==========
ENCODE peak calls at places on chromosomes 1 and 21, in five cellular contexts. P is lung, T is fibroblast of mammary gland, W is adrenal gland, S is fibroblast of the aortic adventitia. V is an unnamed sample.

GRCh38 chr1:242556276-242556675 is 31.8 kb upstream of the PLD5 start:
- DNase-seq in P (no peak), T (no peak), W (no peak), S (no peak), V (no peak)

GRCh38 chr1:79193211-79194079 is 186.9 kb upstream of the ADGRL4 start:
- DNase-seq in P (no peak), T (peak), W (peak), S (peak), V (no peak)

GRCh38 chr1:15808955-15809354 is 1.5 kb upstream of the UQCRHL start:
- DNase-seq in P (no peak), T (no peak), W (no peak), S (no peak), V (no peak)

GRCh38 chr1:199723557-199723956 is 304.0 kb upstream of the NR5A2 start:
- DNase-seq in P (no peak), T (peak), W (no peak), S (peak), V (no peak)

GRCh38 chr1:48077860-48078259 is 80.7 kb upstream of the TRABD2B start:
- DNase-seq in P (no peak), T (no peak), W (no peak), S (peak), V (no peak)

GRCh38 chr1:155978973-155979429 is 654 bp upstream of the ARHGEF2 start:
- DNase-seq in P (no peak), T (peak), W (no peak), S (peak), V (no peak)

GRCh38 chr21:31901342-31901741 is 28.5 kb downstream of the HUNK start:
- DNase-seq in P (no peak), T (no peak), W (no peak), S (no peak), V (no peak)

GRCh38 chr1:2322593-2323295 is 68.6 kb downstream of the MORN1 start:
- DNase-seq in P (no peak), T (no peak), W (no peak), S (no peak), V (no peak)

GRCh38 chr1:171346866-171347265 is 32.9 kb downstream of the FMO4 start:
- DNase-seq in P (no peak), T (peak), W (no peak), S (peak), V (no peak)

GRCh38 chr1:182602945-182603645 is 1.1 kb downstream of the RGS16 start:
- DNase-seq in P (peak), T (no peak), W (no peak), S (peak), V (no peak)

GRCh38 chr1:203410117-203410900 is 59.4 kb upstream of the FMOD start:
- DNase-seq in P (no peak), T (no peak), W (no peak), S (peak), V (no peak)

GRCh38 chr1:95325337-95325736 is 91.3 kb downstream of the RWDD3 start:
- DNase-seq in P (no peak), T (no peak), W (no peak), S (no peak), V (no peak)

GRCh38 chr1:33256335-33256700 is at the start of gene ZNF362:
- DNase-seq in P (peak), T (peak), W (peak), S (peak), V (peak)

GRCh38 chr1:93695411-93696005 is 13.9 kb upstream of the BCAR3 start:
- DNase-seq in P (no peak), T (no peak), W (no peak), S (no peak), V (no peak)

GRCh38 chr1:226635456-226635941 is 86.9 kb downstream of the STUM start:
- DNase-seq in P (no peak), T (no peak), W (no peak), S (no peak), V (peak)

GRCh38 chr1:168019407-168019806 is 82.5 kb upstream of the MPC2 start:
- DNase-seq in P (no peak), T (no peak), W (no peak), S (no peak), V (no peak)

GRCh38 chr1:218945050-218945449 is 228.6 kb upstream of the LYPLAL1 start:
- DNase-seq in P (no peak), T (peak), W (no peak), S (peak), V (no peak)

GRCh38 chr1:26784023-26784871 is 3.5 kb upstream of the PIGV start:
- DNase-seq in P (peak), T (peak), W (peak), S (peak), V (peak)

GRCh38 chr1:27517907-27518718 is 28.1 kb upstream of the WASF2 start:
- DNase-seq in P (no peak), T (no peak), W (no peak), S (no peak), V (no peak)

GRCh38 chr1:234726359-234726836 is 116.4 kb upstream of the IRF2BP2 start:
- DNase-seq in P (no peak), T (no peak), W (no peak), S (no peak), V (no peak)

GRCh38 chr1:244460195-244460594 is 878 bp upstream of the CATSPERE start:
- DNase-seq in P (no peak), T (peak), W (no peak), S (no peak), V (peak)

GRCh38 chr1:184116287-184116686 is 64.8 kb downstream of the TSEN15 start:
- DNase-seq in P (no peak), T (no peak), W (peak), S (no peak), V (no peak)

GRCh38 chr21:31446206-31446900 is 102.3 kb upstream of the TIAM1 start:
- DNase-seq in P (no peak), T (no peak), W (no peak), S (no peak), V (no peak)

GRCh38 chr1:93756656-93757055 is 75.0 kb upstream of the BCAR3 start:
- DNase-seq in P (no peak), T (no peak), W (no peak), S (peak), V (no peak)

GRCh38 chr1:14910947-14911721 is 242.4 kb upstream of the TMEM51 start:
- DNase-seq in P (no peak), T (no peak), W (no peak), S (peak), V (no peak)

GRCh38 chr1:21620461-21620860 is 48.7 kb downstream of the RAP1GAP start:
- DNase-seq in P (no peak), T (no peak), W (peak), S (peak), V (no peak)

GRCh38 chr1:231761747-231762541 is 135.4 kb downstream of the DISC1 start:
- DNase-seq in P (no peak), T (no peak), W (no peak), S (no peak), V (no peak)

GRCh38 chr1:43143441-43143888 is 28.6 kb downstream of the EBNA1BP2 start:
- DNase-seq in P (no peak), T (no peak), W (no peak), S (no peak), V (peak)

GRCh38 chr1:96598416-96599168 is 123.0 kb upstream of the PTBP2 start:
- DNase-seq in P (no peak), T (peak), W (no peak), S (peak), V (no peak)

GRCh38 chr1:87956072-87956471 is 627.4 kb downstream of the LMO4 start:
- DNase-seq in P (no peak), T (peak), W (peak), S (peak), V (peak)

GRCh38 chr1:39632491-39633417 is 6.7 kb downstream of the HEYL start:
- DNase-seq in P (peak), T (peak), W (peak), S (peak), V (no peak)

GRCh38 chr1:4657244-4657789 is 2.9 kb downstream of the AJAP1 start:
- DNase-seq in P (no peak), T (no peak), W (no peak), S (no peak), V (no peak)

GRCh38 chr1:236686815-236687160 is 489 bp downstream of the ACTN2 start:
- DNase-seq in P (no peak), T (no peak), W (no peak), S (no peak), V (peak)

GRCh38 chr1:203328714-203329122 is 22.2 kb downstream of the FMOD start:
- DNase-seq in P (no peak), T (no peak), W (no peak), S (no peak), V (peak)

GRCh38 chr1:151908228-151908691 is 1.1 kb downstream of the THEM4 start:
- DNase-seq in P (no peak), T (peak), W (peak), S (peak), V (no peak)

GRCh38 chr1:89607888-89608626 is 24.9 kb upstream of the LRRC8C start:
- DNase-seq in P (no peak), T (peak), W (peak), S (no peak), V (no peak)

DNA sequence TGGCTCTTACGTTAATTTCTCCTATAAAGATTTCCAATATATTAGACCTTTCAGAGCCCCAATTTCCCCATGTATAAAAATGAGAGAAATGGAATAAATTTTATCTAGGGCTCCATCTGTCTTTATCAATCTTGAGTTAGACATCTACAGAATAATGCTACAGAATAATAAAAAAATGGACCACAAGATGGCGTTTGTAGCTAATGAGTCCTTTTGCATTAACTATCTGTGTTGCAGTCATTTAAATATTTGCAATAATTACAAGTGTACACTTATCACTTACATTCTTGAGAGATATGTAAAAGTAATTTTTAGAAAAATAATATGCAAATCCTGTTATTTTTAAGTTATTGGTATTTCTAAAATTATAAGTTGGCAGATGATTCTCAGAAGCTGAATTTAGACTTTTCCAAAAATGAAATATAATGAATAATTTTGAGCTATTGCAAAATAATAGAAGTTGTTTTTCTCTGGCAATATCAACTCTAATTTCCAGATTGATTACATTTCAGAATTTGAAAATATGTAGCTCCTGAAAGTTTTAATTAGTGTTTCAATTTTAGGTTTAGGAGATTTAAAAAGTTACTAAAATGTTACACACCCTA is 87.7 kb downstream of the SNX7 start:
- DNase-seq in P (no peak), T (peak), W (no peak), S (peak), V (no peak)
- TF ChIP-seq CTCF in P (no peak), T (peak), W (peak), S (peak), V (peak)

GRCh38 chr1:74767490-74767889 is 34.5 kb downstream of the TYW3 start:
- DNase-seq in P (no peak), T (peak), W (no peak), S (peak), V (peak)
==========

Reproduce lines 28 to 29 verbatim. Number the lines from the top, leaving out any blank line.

GRCh38 chr1:93695411-93696005 is 13.9 kb upstream of the BCAR3 start:
- DNase-seq in P (no peak), T (no peak), W (no peak), S (no peak), V (no peak)